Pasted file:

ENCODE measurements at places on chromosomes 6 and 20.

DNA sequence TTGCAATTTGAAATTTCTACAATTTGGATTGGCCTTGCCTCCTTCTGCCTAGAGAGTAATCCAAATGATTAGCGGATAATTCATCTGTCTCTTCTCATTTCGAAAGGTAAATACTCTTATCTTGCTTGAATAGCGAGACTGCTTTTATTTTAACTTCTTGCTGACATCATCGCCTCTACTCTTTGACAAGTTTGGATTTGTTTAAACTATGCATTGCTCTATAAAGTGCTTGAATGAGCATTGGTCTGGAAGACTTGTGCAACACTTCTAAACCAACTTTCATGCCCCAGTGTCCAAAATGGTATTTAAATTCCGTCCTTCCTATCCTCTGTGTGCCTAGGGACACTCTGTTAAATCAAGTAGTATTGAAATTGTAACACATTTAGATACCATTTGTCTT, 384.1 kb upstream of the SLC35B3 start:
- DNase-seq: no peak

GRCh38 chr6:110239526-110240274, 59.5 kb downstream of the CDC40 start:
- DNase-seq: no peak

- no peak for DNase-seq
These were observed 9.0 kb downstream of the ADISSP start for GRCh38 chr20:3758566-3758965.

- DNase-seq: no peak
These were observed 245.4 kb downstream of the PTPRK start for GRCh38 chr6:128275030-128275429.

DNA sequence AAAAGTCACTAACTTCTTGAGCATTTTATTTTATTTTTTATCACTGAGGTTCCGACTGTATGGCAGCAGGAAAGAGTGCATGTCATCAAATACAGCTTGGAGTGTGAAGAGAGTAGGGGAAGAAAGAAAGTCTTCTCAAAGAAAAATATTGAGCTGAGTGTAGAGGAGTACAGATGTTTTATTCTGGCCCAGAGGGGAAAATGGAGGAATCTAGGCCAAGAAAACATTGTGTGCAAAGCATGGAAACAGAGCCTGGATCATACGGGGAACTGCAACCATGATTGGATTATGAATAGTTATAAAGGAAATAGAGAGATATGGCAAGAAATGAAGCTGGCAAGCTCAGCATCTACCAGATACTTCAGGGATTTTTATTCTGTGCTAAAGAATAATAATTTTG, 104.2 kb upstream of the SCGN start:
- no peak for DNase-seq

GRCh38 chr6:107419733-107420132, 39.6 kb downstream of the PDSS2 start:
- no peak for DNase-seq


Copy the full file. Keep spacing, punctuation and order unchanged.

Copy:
ENCODE measurements at places on chromosomes 6 and 20.

DNA sequence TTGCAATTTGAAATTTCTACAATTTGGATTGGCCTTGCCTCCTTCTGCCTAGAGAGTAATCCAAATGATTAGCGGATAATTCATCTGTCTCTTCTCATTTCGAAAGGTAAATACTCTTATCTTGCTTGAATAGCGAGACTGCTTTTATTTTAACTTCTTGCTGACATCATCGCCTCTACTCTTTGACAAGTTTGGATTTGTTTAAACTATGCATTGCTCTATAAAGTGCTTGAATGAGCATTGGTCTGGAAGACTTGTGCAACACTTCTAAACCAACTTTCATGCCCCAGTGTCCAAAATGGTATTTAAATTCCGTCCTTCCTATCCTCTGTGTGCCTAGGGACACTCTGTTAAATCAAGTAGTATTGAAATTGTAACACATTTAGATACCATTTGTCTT, 384.1 kb upstream of the SLC35B3 start:
- DNase-seq: no peak

GRCh38 chr6:110239526-110240274, 59.5 kb downstream of the CDC40 start:
- DNase-seq: no peak

- no peak for DNase-seq
These were observed 9.0 kb downstream of the ADISSP start for GRCh38 chr20:3758566-3758965.

- DNase-seq: no peak
These were observed 245.4 kb downstream of the PTPRK start for GRCh38 chr6:128275030-128275429.

DNA sequence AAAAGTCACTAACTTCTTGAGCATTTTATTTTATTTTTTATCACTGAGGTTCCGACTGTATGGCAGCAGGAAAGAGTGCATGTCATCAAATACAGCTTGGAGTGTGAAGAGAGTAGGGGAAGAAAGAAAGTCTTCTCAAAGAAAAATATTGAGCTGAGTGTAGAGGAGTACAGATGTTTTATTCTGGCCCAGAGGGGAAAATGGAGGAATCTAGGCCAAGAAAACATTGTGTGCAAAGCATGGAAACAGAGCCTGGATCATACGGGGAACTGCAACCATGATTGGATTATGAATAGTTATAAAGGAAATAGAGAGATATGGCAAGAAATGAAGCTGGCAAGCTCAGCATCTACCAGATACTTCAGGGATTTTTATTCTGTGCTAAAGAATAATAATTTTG, 104.2 kb upstream of the SCGN start:
- no peak for DNase-seq

GRCh38 chr6:107419733-107420132, 39.6 kb downstream of the PDSS2 start:
- no peak for DNase-seq